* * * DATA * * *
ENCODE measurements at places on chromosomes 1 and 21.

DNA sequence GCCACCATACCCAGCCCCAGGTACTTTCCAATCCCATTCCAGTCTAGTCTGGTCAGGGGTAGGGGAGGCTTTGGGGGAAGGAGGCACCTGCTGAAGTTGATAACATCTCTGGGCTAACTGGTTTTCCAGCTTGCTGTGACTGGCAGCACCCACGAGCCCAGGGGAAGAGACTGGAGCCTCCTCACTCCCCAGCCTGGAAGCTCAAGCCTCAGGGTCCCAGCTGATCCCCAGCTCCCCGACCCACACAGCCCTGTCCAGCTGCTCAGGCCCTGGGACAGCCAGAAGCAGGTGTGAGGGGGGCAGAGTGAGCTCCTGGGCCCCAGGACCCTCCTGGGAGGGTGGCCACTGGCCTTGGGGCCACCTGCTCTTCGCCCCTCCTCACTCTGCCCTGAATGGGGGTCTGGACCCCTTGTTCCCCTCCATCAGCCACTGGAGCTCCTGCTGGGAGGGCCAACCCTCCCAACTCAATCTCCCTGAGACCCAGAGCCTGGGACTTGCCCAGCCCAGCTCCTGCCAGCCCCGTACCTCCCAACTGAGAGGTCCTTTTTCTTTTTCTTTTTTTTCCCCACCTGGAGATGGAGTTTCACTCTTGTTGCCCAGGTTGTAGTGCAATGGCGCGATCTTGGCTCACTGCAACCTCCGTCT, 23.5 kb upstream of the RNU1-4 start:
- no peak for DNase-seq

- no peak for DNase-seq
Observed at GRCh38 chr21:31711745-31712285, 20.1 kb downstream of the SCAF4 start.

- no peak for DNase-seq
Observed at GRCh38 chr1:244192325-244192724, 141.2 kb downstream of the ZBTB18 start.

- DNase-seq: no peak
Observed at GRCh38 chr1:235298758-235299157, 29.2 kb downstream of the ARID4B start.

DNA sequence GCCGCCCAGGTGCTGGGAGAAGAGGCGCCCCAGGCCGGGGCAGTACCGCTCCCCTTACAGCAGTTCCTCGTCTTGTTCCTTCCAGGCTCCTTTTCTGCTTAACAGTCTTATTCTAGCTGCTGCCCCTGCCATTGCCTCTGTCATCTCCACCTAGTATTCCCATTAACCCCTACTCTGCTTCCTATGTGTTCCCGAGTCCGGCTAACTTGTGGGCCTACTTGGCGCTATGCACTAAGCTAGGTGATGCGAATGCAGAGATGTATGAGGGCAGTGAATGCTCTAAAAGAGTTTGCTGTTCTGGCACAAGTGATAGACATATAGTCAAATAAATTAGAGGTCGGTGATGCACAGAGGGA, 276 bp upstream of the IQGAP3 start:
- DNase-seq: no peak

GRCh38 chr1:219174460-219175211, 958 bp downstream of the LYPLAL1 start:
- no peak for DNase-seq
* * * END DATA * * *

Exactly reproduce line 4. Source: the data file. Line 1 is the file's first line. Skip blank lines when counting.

- no peak for DNase-seq